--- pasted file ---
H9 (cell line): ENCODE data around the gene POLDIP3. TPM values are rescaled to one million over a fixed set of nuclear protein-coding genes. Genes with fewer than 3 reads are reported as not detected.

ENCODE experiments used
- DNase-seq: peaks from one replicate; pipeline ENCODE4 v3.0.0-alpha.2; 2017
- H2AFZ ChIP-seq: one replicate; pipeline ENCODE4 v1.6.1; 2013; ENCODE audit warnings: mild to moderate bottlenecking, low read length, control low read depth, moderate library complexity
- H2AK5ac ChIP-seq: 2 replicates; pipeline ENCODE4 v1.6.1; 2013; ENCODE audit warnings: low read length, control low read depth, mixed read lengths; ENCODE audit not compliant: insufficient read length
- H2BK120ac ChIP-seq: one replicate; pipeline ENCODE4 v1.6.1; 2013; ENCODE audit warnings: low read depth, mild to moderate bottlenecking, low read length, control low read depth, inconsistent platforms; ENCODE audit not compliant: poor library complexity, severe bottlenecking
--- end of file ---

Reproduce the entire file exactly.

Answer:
H9 (cell line): ENCODE data around the gene POLDIP3. TPM values are rescaled to one million over a fixed set of nuclear protein-coding genes. Genes with fewer than 3 reads are reported as not detected.

ENCODE experiments used
- DNase-seq: peaks from one replicate; pipeline ENCODE4 v3.0.0-alpha.2; 2017
- H2AFZ ChIP-seq: one replicate; pipeline ENCODE4 v1.6.1; 2013; ENCODE audit warnings: mild to moderate bottlenecking, low read length, control low read depth, moderate library complexity
- H2AK5ac ChIP-seq: 2 replicates; pipeline ENCODE4 v1.6.1; 2013; ENCODE audit warnings: low read length, control low read depth, mixed read lengths; ENCODE audit not compliant: insufficient read length
- H2BK120ac ChIP-seq: one replicate; pipeline ENCODE4 v1.6.1; 2013; ENCODE audit warnings: low read depth, mild to moderate bottlenecking, low read length, control low read depth, inconsistent platforms; ENCODE audit not compliant: poor library complexity, severe bottlenecking